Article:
Thursday, May 6, 2010

Big Bright Tulips

These bright pink tulips were one of the highlights of my trip to Washington State.

Saturday, May 1, 2010

Shanghai: Glass vs. Brick (Canon S90)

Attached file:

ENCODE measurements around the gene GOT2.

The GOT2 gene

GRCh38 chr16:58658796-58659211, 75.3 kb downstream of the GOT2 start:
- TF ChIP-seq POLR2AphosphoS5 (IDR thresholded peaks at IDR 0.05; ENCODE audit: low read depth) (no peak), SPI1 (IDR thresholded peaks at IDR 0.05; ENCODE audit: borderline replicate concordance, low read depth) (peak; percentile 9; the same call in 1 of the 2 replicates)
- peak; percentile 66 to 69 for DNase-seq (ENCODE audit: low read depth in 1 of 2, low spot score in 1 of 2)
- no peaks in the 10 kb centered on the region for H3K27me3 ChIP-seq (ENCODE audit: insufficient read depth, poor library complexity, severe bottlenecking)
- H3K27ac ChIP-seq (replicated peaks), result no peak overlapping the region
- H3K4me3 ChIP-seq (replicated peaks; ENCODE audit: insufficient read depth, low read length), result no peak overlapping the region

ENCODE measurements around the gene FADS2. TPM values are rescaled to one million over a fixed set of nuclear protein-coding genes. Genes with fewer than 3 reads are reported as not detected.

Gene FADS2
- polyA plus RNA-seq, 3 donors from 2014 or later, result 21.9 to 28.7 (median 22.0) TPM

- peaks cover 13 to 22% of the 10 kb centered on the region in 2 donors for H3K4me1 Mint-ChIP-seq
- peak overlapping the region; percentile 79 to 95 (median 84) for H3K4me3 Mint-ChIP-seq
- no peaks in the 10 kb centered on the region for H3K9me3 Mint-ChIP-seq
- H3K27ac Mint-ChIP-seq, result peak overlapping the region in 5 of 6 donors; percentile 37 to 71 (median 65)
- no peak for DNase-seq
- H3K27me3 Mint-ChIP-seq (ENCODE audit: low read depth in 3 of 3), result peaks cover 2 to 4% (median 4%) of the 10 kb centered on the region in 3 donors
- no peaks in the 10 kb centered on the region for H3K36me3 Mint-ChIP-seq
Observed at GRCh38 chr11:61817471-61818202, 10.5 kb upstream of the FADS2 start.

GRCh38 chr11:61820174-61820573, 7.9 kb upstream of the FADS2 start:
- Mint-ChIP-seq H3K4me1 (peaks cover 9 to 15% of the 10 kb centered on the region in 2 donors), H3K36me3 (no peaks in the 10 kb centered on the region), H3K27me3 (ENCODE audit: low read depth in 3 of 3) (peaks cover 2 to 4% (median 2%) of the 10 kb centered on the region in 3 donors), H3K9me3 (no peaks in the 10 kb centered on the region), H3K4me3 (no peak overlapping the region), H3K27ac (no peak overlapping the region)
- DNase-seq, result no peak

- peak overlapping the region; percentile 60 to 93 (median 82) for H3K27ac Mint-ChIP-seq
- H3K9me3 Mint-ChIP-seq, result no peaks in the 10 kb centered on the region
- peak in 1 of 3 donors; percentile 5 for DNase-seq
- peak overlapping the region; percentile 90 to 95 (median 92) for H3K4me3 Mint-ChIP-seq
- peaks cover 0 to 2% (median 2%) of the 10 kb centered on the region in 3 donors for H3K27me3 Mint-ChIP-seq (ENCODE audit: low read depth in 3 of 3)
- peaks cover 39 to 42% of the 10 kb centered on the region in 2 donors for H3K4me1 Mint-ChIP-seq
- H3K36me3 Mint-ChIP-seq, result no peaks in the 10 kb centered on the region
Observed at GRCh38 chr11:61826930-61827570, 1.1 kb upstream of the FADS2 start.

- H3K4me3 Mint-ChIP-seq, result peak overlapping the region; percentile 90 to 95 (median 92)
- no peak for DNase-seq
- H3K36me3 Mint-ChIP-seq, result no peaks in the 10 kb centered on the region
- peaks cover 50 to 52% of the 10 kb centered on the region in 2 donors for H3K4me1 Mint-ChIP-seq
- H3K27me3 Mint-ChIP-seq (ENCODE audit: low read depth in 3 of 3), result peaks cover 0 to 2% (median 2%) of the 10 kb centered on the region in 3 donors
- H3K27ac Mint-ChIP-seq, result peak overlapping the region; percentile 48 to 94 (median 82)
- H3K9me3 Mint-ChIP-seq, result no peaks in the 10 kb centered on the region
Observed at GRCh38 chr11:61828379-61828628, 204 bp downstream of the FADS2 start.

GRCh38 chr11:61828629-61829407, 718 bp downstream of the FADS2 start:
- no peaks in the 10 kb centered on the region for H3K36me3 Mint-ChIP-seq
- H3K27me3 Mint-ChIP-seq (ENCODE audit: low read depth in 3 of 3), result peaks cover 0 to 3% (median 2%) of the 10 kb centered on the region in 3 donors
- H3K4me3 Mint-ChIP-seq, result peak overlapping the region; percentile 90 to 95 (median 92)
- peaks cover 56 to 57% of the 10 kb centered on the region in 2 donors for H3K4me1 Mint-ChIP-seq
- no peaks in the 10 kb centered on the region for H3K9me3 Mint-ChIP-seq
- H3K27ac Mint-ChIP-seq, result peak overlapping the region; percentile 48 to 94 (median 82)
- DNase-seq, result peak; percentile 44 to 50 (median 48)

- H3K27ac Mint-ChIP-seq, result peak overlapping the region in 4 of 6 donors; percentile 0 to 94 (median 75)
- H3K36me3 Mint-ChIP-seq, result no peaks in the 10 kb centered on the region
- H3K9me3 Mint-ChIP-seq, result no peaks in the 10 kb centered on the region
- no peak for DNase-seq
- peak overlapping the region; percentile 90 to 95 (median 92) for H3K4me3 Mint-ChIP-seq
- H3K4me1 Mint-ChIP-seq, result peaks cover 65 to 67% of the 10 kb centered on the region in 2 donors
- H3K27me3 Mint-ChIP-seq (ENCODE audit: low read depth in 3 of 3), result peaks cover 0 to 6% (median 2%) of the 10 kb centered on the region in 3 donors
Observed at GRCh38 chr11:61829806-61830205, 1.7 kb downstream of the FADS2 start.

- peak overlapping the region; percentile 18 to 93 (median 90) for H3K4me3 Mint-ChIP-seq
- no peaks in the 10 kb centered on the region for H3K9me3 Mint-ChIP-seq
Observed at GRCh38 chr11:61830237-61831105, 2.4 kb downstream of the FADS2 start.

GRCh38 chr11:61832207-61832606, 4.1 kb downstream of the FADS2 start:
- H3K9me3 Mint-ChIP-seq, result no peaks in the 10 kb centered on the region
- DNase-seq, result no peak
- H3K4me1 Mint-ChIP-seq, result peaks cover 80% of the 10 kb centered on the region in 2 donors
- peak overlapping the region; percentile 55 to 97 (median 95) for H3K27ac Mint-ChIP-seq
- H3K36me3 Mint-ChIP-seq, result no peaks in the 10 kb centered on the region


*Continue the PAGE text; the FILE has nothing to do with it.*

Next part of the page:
Now that the Shanghai World Expo 2010 started yesterday, April 30th, I feel it is appropriate to share my view of Shanghai. The Chinese government put on a superb fireworks display and opening ceremony that rivaled its own Beijing Olympics opening ceremony. On my recent visit to Shanghai I strolled the waterfront across the Huangpu River from the financial district. I feel that walking the city gave me an excellent understanding of where Shanghai has been and what its future holds. Shanghai is a city filled with juxtapositions. One of the best examples is that modern steel-framed skyscrapers were built with the aid of bamboo scaffolding! Countless construction sites were being topped, graded, or demolished as I walked Shanghai well into the evening. New York City is a 24 hour metropolis, and Shanghai is working feverishly to catch up. I even witnessed shift changes after the sun had set. The sheer number of workers that poured out of and then flowed back into the building sites was astonishing. The image above, exposed with my Canon S90 on its first international trip, shows the remnants of a demolished brick building with a contemporary steel and glass-clad edifice as the background. One can see that the motto "out with the old, and in with the new" holds true in Shanghai. This is not to say all historic areas and old buildings are always replaced, in fact, I found the opposite to be true. I explored many older neighborhoods. Exploring Shanghai both by motor-coach and on foot proved fruitful to fully gather the weight of changes currently taking place in Shanghai, China. For more images from this trip to China with my Canon S90, please click here.